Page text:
In vivo imaging of DNA lipid nanocapsules after systemic administration in a melanoma mouse model


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Abstract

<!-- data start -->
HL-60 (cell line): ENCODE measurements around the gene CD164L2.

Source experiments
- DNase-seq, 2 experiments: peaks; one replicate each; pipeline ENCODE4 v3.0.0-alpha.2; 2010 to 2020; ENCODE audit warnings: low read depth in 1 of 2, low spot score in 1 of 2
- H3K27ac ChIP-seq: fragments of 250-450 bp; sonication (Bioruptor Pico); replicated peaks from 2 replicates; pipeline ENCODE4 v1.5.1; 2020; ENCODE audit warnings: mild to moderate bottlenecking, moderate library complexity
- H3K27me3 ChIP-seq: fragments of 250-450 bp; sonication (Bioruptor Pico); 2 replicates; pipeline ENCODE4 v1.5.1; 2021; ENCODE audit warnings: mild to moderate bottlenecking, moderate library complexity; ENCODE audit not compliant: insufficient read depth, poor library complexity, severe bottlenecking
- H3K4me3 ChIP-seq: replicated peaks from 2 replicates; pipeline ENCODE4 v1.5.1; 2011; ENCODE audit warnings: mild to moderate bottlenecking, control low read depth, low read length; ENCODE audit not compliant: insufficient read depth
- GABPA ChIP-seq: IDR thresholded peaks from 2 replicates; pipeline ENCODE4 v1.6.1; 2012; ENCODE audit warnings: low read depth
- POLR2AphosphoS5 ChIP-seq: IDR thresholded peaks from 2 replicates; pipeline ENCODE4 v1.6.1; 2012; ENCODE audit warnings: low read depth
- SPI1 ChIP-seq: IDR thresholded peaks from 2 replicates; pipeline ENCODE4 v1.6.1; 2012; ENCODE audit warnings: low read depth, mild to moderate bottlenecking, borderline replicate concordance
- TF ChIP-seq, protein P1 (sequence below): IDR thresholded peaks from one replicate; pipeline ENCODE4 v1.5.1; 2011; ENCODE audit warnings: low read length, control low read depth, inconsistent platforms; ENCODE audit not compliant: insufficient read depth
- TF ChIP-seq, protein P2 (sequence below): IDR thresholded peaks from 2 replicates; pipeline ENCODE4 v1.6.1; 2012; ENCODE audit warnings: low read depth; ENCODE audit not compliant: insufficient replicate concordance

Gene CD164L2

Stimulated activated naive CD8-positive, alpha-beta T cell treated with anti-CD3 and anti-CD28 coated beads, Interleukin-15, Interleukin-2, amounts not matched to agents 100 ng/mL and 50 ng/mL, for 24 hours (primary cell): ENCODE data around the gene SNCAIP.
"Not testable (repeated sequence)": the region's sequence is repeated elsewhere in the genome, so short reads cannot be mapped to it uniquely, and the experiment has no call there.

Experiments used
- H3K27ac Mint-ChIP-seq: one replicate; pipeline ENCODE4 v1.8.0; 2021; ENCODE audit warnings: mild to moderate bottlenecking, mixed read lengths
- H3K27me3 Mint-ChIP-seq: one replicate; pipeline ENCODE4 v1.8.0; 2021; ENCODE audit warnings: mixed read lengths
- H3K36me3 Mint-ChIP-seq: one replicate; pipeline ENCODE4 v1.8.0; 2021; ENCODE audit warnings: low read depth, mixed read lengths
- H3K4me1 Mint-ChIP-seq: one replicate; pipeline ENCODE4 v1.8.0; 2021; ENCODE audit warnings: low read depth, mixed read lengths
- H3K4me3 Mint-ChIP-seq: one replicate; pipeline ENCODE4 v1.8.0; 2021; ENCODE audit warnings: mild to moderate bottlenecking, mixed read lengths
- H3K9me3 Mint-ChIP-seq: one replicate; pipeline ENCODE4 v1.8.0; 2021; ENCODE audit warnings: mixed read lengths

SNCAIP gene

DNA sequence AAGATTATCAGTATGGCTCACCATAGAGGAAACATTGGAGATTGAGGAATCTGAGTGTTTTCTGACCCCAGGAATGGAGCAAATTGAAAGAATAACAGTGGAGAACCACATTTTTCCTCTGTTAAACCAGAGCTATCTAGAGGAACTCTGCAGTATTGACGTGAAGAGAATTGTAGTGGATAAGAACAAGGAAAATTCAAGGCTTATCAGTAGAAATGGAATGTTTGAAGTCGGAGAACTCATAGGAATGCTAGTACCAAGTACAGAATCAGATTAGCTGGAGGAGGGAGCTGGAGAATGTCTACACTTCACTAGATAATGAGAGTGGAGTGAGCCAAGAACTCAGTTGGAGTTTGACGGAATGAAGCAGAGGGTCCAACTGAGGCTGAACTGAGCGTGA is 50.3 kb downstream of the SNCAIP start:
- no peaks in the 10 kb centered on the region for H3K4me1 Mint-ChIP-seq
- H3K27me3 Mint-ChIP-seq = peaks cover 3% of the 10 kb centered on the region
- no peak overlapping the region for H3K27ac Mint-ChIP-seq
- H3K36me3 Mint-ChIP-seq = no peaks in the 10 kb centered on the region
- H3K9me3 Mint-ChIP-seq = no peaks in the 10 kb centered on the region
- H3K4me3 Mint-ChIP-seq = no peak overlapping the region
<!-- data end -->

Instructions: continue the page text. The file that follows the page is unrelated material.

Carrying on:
The biodistribution of intravenously injected DNA lipid nanocapsules (DNA LNCs), encapsulating pHSV-tk, was analysed by in vivo imaging on an orthotopic melanoma mouse model and by a subsequent treatment with ganciclovir (GCV), using the gene-directed enzyme prodrug therapy (GDEPT) approach. Luminescent melanoma cells, implanted subcutaneously in the right flank of the mice, allowed us to follow tumour growth and tumour localisation with in vivo bioluminescence imaging (BLI). In parallel, DNA LNCs or PEG DNA LNCs (DNA LNCs recovered with PEG2000) encapsulating a fluorescent probe, DiD, allowed us to follow their biodistribution with in vivo biofluorescence imaging (BFI). The BF-images confirmed a prolonged circulation-time for PEG DNA LNCs as was previously observed on an ectotopic model of glioma; comparison with BL-images evidenced the colocalisation of PEG DNA LNCs and melanoma cells. After these promising results, treatment with PEG DNA LNCs and GCV on a few animals was performed and the treatment efficacy measured by BLI. The first results showed tumour growth reduction tendency and, once optimised, this therapy strategy could become a new option for melanoma treatment.

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